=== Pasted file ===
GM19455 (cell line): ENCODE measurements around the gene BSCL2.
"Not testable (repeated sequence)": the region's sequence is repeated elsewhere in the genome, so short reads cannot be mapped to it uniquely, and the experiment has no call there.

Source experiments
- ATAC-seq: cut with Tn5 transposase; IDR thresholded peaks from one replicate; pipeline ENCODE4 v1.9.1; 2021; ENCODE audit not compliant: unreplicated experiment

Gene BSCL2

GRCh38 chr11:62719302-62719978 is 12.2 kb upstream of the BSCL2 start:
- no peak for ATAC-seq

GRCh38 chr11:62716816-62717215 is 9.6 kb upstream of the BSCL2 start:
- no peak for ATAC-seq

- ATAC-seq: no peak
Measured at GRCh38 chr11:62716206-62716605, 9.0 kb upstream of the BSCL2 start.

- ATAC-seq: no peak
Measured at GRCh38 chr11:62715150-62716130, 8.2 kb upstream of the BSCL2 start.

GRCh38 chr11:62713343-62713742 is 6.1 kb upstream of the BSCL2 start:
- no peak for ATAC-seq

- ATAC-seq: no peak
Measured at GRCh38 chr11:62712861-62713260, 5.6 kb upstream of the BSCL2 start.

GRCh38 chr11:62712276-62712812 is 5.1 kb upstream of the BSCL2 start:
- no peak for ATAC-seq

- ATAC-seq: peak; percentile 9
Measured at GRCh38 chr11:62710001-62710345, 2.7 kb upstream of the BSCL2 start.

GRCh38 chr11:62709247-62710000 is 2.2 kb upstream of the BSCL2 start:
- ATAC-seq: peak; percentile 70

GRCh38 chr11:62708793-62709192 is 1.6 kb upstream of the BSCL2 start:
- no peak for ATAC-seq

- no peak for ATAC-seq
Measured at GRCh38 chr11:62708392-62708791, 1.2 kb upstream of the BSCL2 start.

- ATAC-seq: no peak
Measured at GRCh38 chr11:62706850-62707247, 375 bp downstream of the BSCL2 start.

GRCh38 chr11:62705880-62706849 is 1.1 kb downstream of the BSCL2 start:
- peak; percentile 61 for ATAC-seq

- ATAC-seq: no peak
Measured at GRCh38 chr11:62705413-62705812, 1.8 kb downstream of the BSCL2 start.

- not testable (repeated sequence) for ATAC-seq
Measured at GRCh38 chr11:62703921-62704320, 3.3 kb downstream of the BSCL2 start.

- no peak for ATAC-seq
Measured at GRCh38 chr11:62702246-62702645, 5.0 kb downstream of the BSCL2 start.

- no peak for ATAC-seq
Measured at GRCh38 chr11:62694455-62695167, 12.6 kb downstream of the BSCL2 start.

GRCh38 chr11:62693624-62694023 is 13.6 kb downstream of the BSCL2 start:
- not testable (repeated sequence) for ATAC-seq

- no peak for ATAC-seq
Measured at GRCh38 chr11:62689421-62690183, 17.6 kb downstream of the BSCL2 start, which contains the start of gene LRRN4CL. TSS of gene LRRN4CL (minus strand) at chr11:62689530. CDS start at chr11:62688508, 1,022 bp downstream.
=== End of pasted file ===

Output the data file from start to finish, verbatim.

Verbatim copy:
GM19455 (cell line): ENCODE measurements around the gene BSCL2.
"Not testable (repeated sequence)": the region's sequence is repeated elsewhere in the genome, so short reads cannot be mapped to it uniquely, and the experiment has no call there.

Source experiments
- ATAC-seq: cut with Tn5 transposase; IDR thresholded peaks from one replicate; pipeline ENCODE4 v1.9.1; 2021; ENCODE audit not compliant: unreplicated experiment

Gene BSCL2

GRCh38 chr11:62719302-62719978 is 12.2 kb upstream of the BSCL2 start:
- no peak for ATAC-seq

GRCh38 chr11:62716816-62717215 is 9.6 kb upstream of the BSCL2 start:
- no peak for ATAC-seq

- ATAC-seq: no peak
Measured at GRCh38 chr11:62716206-62716605, 9.0 kb upstream of the BSCL2 start.

- ATAC-seq: no peak
Measured at GRCh38 chr11:62715150-62716130, 8.2 kb upstream of the BSCL2 start.

GRCh38 chr11:62713343-62713742 is 6.1 kb upstream of the BSCL2 start:
- no peak for ATAC-seq

- ATAC-seq: no peak
Measured at GRCh38 chr11:62712861-62713260, 5.6 kb upstream of the BSCL2 start.

GRCh38 chr11:62712276-62712812 is 5.1 kb upstream of the BSCL2 start:
- no peak for ATAC-seq

- ATAC-seq: peak; percentile 9
Measured at GRCh38 chr11:62710001-62710345, 2.7 kb upstream of the BSCL2 start.

GRCh38 chr11:62709247-62710000 is 2.2 kb upstream of the BSCL2 start:
- ATAC-seq: peak; percentile 70

GRCh38 chr11:62708793-62709192 is 1.6 kb upstream of the BSCL2 start:
- no peak for ATAC-seq

- no peak for ATAC-seq
Measured at GRCh38 chr11:62708392-62708791, 1.2 kb upstream of the BSCL2 start.

- ATAC-seq: no peak
Measured at GRCh38 chr11:62706850-62707247, 375 bp downstream of the BSCL2 start.

GRCh38 chr11:62705880-62706849 is 1.1 kb downstream of the BSCL2 start:
- peak; percentile 61 for ATAC-seq

- ATAC-seq: no peak
Measured at GRCh38 chr11:62705413-62705812, 1.8 kb downstream of the BSCL2 start.

- not testable (repeated sequence) for ATAC-seq
Measured at GRCh38 chr11:62703921-62704320, 3.3 kb downstream of the BSCL2 start.

- no peak for ATAC-seq
Measured at GRCh38 chr11:62702246-62702645, 5.0 kb downstream of the BSCL2 start.

- no peak for ATAC-seq
Measured at GRCh38 chr11:62694455-62695167, 12.6 kb downstream of the BSCL2 start.

GRCh38 chr11:62693624-62694023 is 13.6 kb downstream of the BSCL2 start:
- not testable (repeated sequence) for ATAC-seq

- no peak for ATAC-seq
Measured at GRCh38 chr11:62689421-62690183, 17.6 kb downstream of the BSCL2 start, which contains the start of gene LRRN4CL. TSS of gene LRRN4CL (minus strand) at chr11:62689530. CDS start at chr11:62688508, 1,022 bp downstream.